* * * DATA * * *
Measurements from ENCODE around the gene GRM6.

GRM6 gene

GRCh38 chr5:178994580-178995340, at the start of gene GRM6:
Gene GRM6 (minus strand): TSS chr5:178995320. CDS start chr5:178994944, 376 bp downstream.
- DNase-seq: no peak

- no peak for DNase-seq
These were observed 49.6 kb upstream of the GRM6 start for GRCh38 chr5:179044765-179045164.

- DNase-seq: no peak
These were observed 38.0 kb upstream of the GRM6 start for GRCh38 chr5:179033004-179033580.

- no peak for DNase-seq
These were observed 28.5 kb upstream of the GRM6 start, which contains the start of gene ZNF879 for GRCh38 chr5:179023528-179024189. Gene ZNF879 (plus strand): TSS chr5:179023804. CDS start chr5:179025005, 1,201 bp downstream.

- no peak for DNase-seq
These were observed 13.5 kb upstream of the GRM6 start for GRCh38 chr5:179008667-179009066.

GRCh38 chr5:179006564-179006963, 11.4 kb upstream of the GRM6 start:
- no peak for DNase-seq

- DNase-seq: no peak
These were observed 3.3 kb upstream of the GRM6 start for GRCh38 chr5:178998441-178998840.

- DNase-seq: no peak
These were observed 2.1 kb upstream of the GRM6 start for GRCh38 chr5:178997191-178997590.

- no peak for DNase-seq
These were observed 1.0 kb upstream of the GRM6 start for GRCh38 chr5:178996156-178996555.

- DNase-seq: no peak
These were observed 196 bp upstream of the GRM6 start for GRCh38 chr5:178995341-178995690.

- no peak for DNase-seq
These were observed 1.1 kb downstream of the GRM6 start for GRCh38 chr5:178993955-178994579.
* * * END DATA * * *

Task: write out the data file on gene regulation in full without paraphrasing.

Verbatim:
Measurements from ENCODE around the gene GRM6.

GRM6 gene

GRCh38 chr5:178994580-178995340, at the start of gene GRM6:
Gene GRM6 (minus strand): TSS chr5:178995320. CDS start chr5:178994944, 376 bp downstream.
- DNase-seq: no peak

- no peak for DNase-seq
These were observed 49.6 kb upstream of the GRM6 start for GRCh38 chr5:179044765-179045164.

- DNase-seq: no peak
These were observed 38.0 kb upstream of the GRM6 start for GRCh38 chr5:179033004-179033580.

- no peak for DNase-seq
These were observed 28.5 kb upstream of the GRM6 start, which contains the start of gene ZNF879 for GRCh38 chr5:179023528-179024189. Gene ZNF879 (plus strand): TSS chr5:179023804. CDS start chr5:179025005, 1,201 bp downstream.

- no peak for DNase-seq
These were observed 13.5 kb upstream of the GRM6 start for GRCh38 chr5:179008667-179009066.

GRCh38 chr5:179006564-179006963, 11.4 kb upstream of the GRM6 start:
- no peak for DNase-seq

- DNase-seq: no peak
These were observed 3.3 kb upstream of the GRM6 start for GRCh38 chr5:178998441-178998840.

- DNase-seq: no peak
These were observed 2.1 kb upstream of the GRM6 start for GRCh38 chr5:178997191-178997590.

- no peak for DNase-seq
These were observed 1.0 kb upstream of the GRM6 start for GRCh38 chr5:178996156-178996555.

- DNase-seq: no peak
These were observed 196 bp upstream of the GRM6 start for GRCh38 chr5:178995341-178995690.

- no peak for DNase-seq
These were observed 1.1 kb downstream of the GRM6 start for GRCh38 chr5:178993955-178994579.